“Before I had finished doing the Five Things videos, I had already started working with the Rochester Downtown Alliance who realized I could provide something fun, different, and affordable.

If you follow Downtown Rochester on Facebook, then you’ve probably seen Tyler’s videos. Like this promo for their recent Socialice.

“Tell me about your partner,” I prompted. Tyler had mentioned her a few times.

“She is a paint artist, self-taught graphic design artist, and also a gemologist. I met her on a shoot where I wanted to highlight an artist from Canvas and Chardonnay and Leah (that’s his partner) was working there teaching people how to paint.

“I wanted to talk to her because she was, and is, a working professional who literally paints for a living. That’s a huge deal. Painters make it in large metropolitan areas, but around here, it's hit or miss.”

And, the pair have now been together for the past 2+ years.


“Then, after six years of working at Canvas and Chardonnay,” Tyler continued, “her boss decided to move to Florida and Leah didn’t want to work for somebody else or see that place disappear so we all kind of pooled together. Now, Leah, her mom, we own Canvas and Chardonnay. We knew it was going to be a lot, but we knew enough people that were really excited about it.”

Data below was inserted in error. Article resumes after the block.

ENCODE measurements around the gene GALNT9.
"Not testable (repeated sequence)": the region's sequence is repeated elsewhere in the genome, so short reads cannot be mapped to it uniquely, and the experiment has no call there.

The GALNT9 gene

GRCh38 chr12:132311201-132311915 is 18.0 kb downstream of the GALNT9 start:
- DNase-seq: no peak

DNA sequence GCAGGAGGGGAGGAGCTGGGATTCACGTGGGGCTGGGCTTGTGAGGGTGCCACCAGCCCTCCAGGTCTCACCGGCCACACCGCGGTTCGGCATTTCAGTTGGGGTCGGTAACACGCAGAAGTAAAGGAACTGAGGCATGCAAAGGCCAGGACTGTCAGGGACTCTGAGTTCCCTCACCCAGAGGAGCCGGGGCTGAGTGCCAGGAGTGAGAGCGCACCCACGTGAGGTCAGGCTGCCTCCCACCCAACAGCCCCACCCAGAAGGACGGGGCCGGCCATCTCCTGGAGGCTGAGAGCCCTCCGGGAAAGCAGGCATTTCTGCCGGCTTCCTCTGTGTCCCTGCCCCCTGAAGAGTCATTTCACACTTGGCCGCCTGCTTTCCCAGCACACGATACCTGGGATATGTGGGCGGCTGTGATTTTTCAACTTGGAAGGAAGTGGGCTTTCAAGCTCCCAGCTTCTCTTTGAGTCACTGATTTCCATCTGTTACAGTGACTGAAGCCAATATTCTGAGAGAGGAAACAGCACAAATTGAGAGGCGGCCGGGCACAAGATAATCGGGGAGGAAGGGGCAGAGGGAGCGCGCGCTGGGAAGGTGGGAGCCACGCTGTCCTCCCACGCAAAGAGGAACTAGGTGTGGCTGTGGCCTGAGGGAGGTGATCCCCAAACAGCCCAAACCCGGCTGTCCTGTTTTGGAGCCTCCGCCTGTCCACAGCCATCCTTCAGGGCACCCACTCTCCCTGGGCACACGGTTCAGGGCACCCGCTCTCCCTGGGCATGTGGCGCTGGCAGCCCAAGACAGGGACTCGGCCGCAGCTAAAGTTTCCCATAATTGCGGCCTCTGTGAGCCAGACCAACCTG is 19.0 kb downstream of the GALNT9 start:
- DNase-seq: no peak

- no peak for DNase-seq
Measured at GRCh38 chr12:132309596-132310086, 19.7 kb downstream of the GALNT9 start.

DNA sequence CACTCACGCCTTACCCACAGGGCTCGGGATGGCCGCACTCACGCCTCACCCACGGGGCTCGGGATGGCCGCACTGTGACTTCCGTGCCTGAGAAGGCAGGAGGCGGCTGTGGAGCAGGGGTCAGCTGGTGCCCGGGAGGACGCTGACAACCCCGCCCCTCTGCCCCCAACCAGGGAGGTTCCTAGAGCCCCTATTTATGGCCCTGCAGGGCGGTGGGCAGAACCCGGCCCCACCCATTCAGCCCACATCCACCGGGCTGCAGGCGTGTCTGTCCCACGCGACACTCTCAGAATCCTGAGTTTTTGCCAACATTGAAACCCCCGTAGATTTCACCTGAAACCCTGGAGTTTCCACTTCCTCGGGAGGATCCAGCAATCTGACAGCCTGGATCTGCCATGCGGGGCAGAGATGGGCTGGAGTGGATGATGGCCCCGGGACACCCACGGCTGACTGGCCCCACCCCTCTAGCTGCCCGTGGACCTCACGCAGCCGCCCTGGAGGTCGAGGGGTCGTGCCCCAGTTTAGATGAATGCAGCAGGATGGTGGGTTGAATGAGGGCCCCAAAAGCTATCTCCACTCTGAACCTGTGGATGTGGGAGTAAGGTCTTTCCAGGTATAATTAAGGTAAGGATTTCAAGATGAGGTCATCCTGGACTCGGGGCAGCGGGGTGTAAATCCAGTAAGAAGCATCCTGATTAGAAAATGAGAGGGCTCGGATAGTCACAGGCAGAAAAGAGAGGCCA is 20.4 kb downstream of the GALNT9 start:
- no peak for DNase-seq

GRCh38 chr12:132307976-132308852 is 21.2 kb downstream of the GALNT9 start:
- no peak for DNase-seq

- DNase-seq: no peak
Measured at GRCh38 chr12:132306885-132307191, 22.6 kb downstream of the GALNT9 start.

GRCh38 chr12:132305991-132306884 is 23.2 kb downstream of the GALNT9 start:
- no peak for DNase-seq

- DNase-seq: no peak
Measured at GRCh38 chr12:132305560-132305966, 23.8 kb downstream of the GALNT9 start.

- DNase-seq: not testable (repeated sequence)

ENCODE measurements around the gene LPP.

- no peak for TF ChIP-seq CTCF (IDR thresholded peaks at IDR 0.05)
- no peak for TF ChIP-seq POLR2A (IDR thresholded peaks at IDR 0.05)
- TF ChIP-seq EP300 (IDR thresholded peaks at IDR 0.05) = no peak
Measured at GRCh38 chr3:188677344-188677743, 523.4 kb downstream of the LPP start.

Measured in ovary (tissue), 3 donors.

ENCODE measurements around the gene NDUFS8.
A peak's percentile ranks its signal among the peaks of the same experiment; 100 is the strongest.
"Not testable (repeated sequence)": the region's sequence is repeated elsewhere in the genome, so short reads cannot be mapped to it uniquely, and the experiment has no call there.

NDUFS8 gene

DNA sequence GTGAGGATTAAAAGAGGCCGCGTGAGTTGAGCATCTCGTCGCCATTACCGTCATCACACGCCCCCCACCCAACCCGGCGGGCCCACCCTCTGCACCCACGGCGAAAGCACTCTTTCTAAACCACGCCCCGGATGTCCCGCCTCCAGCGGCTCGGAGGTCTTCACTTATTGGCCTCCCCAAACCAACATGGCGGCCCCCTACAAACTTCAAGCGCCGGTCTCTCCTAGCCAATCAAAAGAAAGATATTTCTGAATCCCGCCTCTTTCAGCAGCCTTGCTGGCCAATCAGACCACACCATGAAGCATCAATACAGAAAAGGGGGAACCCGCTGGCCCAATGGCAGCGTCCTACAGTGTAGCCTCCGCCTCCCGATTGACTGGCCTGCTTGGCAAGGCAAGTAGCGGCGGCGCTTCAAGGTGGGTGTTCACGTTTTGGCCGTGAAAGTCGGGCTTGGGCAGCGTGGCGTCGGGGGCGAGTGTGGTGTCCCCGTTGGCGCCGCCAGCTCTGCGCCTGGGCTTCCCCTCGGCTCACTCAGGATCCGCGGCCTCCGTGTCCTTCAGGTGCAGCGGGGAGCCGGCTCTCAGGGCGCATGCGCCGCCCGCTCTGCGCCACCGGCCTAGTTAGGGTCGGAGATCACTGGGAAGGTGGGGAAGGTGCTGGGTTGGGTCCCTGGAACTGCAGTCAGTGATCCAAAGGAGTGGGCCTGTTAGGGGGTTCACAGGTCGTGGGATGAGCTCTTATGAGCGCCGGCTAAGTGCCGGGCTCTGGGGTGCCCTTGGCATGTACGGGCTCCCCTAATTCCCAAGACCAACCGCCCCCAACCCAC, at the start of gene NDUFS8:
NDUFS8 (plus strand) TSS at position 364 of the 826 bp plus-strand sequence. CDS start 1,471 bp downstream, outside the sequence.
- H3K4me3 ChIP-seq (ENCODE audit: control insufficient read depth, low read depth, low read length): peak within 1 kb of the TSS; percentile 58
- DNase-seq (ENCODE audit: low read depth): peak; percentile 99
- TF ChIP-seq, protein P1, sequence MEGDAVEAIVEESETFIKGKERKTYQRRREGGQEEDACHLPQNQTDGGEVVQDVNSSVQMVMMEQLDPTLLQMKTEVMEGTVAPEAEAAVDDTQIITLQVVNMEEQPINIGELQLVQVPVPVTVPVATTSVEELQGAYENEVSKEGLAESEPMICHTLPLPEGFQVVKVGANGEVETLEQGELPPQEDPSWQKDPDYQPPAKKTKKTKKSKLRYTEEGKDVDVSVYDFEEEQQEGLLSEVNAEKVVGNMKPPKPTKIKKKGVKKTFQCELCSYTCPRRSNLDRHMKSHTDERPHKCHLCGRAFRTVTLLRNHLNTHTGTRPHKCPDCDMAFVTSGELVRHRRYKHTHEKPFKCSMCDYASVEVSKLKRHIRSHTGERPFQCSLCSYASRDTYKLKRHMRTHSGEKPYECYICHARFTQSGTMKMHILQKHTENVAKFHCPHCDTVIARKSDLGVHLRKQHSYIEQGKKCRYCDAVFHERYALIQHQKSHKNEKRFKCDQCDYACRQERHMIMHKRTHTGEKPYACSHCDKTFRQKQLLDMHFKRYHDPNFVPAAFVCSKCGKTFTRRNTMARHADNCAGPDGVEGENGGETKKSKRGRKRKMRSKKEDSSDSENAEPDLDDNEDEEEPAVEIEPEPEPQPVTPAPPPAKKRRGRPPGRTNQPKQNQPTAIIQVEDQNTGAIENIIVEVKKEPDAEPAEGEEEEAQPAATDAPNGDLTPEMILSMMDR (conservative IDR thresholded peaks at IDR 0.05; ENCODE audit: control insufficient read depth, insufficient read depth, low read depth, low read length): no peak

They seem to be having a blast. In addition to regular painting, fiber arts, needlework, jewelry making, and plant basics events, they have Tuesday night music, kids’ camps, and Tyler hosts various vinyl nights. But, their goal goes beyond running a successful business. It’s “getting people around the campfire,” as Tyler described it.

I’ve always loved inviting friends over and entertaining. Like, let's sit down and listen to a whole record and chitchat and have shucked peanuts because those are fun. Like, coming back to people connecting and helping each other in ways they maybe didn’t know they could. That kind of social waltz is still there, but people maybe don't realize it.”